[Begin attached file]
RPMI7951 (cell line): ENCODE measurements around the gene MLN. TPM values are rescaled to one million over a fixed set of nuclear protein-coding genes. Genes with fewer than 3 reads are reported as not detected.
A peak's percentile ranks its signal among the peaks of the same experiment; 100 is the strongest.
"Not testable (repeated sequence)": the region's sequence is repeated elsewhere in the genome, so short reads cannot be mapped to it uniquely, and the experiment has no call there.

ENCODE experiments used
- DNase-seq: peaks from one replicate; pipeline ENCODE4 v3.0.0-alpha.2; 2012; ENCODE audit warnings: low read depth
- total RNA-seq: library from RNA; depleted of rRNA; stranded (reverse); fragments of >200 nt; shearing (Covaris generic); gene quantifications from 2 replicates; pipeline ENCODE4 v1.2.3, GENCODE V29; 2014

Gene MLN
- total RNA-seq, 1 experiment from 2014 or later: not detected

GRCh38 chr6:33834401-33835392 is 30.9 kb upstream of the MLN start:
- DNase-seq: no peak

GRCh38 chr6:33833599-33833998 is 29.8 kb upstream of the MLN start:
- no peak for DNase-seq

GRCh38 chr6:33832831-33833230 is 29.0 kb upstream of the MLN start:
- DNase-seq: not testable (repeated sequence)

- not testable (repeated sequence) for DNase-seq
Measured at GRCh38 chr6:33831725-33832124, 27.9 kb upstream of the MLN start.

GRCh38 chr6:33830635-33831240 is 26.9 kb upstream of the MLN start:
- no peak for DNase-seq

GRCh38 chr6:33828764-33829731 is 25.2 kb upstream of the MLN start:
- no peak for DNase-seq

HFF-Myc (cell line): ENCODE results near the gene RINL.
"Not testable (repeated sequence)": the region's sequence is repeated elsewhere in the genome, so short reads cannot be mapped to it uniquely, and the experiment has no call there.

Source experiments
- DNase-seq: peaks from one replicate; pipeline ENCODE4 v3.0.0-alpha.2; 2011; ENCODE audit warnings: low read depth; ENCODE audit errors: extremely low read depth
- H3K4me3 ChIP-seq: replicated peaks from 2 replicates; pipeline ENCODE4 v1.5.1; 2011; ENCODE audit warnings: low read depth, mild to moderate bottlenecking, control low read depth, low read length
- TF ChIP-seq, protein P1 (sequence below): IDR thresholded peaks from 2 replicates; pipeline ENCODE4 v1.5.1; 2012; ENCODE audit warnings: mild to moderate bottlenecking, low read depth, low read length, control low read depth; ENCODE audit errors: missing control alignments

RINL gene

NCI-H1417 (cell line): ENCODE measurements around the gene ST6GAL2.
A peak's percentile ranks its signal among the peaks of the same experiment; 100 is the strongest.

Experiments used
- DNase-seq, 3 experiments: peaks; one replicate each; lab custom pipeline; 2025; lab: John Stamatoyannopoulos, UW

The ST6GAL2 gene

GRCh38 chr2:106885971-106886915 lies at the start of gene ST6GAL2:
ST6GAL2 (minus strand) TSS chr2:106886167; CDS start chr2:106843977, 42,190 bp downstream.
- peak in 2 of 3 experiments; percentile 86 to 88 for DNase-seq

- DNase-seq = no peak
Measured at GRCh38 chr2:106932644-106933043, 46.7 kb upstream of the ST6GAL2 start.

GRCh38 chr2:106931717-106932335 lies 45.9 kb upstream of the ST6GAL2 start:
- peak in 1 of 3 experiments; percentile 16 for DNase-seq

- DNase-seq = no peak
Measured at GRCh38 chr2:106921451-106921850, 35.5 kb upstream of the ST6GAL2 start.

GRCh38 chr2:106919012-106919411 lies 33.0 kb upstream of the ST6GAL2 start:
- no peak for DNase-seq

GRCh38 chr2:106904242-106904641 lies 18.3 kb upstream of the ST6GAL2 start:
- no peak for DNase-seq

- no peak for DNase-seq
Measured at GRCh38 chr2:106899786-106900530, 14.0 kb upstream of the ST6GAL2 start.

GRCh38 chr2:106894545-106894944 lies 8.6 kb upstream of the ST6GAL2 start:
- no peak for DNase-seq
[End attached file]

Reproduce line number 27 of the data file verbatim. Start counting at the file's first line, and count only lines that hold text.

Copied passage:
RINL gene